Having reviewed the main types of cable connections in use in audiovisual equipment, evaluating the specific type that might be needed in any given instance can perhaps best be started by running through the most common types of equipment with an eye to their sockets. In all cases, the best advice when planning cables for specific pieces of equipment is to get a copy of the user manual and study the diagrams. Anything made within the last twenty years should be represented in some form or other on the web, though with older equipment it might be necessary to review discussion group posts or even to join a forum.

Amplifiers and Receivers

For what we might call "old fashioned" hi-fi, the hub of a set-up is the amplifier. In modern media centres, the same term might be used but so too might the term "receiver". As such, especially in the latter case, there is probably be a welter of different connector sockets ready to receive RCA jacks and an array of AV cables of the kinds listed above. These should be reviewed with care, especially with older models of receiver, because they sometimes lack up-to-date high definition options.

FM Tuners

Often, tuners are built into amplifiers and receivers, but stand-alone tuners are available too. They need a coaxial cable and Belling-Lee connector to get a radio signal and also a set of RCA leads to take the output to an amplifier.

Vinyl Turntables

It should be pointed out that modern amplifiers and receivers often do not have a designated input for vinyl turntables. In these cases, playing those old 45s and 33s require a pre-amp plugged into an auxiliary RCA input on the amplifier. The turntable itself normally has pre-attached RCA leads though some have sockets instead. Shielding, which is affected by a third earth wire running the length of the cable, is advisable for turntable outputs.

Cassette Recorders

Cassette recorders normally require two sets of RCA leads. One set connects the player's output to the amplifier's tape input. The other connects the amplifier's record output to the recorder's input.

Minidisc Players and Recorders

The minidisc was a technology, now obsolete, pioneered by Sony in the 1990s. They were designed to supersede audio cassettes but did not gain wide acceptance. The simplest types are equipped with RCA outputs. More advanced models also have RCA inputs for recording, and these would connect to the same sockets on an amplifier that a cassette recorder would previously have used. Some additionally have S/PDIF sockets.

CD Players

Older CD players, and indeed modern ones, may need nothing more than a single stereo RCA cable. Some modern ones also have optical S/PDIF connectors.

DVD Players and Recorders

There is a certain crossover between CD players and DVD players since the latter are normally capable of playing the former. Because they are also intended for video playback, though, they also have the appropriate sockets for connecting to a television. At their simplest, they can be expected to have composite video and SCART sockets, together with audio connectivity. They may have a digital coaxial audio cable, which need the appropriate terminal at the receiver or amplifier end. HD DVD players and recorders may, and Blu-ray players will, also have HDMI outputs, and possibly optical S/PDIF outputs too. Again, the receiver needs matching terminals.

Televisions

Modern televisions are equipped with HDMI and USB inputs as well as SCART and other backwardly compatible options. Some are equipped with audio return channel feeds, which enable the TV to send audio back to the AV receiver. Normally, televisions are not equipped with outputs. They are either driven from the AV receiver or run directly from a dedicated cable or satellite receiver.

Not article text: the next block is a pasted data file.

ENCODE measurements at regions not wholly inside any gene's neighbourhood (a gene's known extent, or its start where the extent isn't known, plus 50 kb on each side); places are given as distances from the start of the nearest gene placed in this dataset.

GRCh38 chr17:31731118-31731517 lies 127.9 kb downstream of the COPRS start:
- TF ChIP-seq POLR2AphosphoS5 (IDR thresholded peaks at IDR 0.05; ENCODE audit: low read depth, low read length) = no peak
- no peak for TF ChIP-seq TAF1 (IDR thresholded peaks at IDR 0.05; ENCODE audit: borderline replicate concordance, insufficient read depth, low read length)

VHS Recorders

The basic output of a VHS recorder was a TV signal, conveyed by the same type of coaxial cable as used for the aerial. Some VHS recorders also have SCART connectors, and other video output types. There are also models with audio outputs via RCA cables, which enable them to play Dolby-encoded pre-recorded tapes through a domestic hi-fi system.

Pro Audio

There are situations in which someone might want to connect pro audio gear to a domestic AV receiver. A basic home studio, for instance, can use the receiver via an interface connected to a computer through a USB or Firewire cable.

Buying Terminated Interconnectors on eBay

Often, the purchase of terminated interconnectors goes with the purchase of a used home entertainment component. Since that is a type of deal that easily conducted through eBay's listings, it is a great time to find out what types of connector you are going to need. Not only can you research the item on the web, looking for manufacturer manuals for guidance, but you can also contact the seller for advice.

When you know what you need, then it is simply a matter of searching for the appropriate item. The most common searches are for items like "SCART lead", "HDMI lead", and so on. All you need to do is enter the type of interconnector into the search box from the home page and progressively refine your search.

As well as straightforward cabling solutions, you can also find a wide variety of adapters that can convert between some of the less standard cable types to match your available inputs and outputs. Sometimes, these will come up in general search results, though at other times it might be necessary to make a specific search.

Conclusion

One way of considering the question of what kind of terminated interconnect to buy is to respond by pointing out that new equipment generally comes with connecting cables supplied. The answer, in that ideal world, is "none". However, sometimes the package only includes some of the possible cabling options that a user might want to choose, and more often than not, a used or ex-display item might be bought with no connections at all.

With careful research and judicious advice, it should be quite a straightforward matter to find the right type of cable for any set of components. Many of them use the most common standards, such as RCA and HDMI. Even the more unusual types are not too difficult to find with the help of outlets like the many vendors advertising on eBay. It can be a fun pursuit too if there is the scent of a bargain to be had when the various elements are married up. If buyers educate themselves on the various types of media devices and connecting cables, they are sure to figure out which they need for their household.

Have something to share, create your own guide... Write a guide
Explore more guides